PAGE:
Data plays a vital role in today’s world. We rely on it when we need to get something done or to understand issues like why groups behave in certain ways and tech companies continue to promise that better data analysis will change the world.
Yet, for all our hope and trust in data, many organizations are still using manual data entry — and costing themselves trillions of dollars globally as a result.
Why are we still doing manual data entry?
The short answer to that question is simply that we always have.
Business has always relied on data. Some of the earliest forms of writing we can still look at today record business transactions, such as purchases and shipments of raw materials. For several thousand years, humans recorded data manually. Even when computers made their way into our businesses and lives, we still entered data into them by hand.
It wasn’t until very recently that we developed the tools for automated data entry. As a result, the vast majority of people, both workers and leadership, think of data entry as something humans do, using a computer as the tool.
Changing our view of data entry from something we do into something artificial intelligence can do for us takes time. Yet every day we delay, we cost our own businesses money and growth.
What are the problems with and pitfalls of manual data entry?
There’s one benefit to manual data entry: It feels familiar to workers who’ve entered data manually for most or all of their working lives.
But it presents one major drawback. It imposes costs — big costs — in a few key areas:
- Money: Manual data entry is expensive, and its costs are often hidden — payroll for workers who do manual data entry, investments in equipment for the work of manual data entry, and lost time and effort when mistakes in data entry cause problems.
- Time: A significant number of workers — up to 60 percent — believe they could free up six hours or more each week if they didn’t have to tackle manual data entry and other repetitive tasks, writes Rebecca Hinds at relationship intelligence platform Affinity. That’s nearly one day of work they could spend on tasks that directly boost the organization’s bottom line.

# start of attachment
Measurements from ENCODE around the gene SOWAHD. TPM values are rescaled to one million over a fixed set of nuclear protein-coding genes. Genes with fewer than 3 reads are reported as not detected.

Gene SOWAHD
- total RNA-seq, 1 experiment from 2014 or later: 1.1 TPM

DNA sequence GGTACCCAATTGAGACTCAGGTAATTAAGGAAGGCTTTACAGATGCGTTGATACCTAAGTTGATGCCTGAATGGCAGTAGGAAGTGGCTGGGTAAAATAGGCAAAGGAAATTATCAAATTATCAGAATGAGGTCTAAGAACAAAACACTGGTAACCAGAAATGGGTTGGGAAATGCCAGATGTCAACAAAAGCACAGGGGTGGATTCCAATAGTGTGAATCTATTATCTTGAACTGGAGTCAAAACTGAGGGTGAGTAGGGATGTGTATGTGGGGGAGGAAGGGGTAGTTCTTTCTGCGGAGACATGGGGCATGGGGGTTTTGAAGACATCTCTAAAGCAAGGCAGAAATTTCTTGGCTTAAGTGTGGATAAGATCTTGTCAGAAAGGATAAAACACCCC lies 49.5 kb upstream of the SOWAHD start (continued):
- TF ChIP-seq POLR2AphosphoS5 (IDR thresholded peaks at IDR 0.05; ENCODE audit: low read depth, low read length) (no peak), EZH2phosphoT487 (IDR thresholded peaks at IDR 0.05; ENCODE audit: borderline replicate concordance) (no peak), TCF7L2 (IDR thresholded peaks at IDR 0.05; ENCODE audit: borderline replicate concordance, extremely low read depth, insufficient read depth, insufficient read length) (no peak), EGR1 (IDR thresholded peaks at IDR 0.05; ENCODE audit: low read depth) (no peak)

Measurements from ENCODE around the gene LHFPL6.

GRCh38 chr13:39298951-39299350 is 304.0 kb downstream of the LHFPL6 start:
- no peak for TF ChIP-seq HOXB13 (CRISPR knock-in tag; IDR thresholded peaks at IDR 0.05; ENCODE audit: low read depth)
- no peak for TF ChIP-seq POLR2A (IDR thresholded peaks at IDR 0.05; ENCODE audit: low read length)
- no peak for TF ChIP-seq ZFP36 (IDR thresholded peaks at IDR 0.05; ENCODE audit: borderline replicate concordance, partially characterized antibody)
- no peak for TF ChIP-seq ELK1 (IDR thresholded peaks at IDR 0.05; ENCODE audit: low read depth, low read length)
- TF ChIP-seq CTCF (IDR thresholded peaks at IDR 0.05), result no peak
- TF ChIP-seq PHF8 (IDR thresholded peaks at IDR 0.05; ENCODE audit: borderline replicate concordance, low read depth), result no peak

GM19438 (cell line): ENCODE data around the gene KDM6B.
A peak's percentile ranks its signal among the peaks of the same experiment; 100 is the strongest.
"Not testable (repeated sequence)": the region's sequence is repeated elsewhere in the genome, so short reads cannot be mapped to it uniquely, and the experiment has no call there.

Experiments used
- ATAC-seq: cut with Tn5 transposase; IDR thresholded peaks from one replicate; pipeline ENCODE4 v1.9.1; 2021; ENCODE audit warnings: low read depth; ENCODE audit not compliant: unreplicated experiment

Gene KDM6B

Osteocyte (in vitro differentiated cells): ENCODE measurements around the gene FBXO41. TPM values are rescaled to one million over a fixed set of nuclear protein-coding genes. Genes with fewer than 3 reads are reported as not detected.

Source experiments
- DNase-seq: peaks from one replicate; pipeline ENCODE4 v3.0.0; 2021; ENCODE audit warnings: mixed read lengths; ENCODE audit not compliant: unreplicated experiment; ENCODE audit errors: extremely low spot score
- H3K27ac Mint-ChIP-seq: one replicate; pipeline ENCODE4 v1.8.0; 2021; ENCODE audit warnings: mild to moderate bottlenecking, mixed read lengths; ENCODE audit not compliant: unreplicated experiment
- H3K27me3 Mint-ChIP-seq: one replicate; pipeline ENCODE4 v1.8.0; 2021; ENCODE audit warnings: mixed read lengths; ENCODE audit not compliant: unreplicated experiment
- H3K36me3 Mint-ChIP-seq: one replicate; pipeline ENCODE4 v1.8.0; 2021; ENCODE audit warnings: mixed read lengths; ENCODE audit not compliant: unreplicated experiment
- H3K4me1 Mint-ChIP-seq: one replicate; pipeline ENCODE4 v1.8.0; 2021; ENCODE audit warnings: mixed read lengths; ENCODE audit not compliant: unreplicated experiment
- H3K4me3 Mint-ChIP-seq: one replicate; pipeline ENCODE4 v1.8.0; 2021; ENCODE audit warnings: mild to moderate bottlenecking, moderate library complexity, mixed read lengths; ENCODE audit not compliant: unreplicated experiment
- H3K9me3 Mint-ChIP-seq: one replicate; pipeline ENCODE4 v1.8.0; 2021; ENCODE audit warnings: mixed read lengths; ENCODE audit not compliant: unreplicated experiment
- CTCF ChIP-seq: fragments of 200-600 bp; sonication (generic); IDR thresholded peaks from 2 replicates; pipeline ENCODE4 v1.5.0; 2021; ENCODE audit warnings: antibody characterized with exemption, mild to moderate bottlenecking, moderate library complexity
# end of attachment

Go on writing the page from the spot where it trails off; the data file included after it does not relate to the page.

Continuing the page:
- Mistakes: Manual data entry invites mistakes, and those mistakes can be costly. Quadrant CEO and founder Mike Davie estimates that inaccurate data costs a business at least 30 percent of its revenue, on average.
We’ve known for a while that manual systems that try to catch errors may reduce mistakes, but they add time and effort to the process. A 2009 study of manual data entry methods by University of Nevada, Las Vegas, professor Kimberly A. Barchard and colleagues found, for example, that double entry produced fewer errors than a visual inspection of data — but double entry requires more labor-hours, increasing the time spent on data entry and the costs of paying staff to do the work.
Why should you automate now?
Manual data entry costs businesses trillions — literally. A 2018 Goldman Sachs report estimates that businesses incur over $2.7 trillion in B2B administrative costs annually, much of which is related to the use of paper checks for making payments.
The answer? Automation. The Goldman Sachs report also estimates that by automating payment systems, including the data entry they require, businesses could cut costs by as much as 75 percent.
Here are just a few benefits of automated data entry:
- Faster data entry: Automation allows a system or platform to fill in the blanks immediately — saving staff and customers from having to type the same information over and over again.
- Fewer mistakes: Because automation will copy the same information in the same way every time, it can’t introduce errors like transposed letters or misplaced decimals the way a fatigued or inattentive human might.
- More free time and focus: When staff don’t have to deal with the preliminaries of manual data entry, they can jump right into the part of a task that requires their expertise.
Automated data entry can improve data collection, allowing for better insights into how a business team, class of students, or other group is performing and what needs attention.
And you don’t have to build it from scratch: A number of free online forms enable your team to automate data entry as part of their ordinary, day-to-day tasks. Many of these forms look, feel, and operate just like the manual-entry forms already familiar to most of us, but they benefit from technology that allows for automated information management.
Automated data entry may be new, especially in the context of thousands of years of human writing and recordkeeping. But it doesn’t have to be daunting — and the benefits of abandoning manual data entry are vast.
Photo by Sebastian Pandelache on Unsplash